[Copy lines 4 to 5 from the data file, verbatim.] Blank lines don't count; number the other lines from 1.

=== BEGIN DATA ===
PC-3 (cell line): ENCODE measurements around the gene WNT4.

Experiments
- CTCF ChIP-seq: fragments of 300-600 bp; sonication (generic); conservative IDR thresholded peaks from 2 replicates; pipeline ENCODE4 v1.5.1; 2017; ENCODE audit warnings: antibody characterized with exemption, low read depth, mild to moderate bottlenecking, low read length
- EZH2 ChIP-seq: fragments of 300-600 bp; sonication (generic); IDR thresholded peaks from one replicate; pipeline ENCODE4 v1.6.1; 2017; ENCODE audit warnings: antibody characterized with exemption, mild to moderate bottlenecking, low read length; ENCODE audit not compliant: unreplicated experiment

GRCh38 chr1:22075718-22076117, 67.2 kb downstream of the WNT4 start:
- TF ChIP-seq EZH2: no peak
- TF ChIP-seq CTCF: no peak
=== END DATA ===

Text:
- EZH2 ChIP-seq: fragments of 300-600 bp; sonication (generic); IDR thresholded peaks from one replicate; pipeline ENCODE4 v1.6.1; 2017; ENCODE audit warnings: antibody characterized with exemption, mild to moderate bottlenecking, low read length; ENCODE audit not compliant: unreplicated experiment

GRCh38 chr1:22075718-22076117, 67.2 kb downstream of the WNT4 start: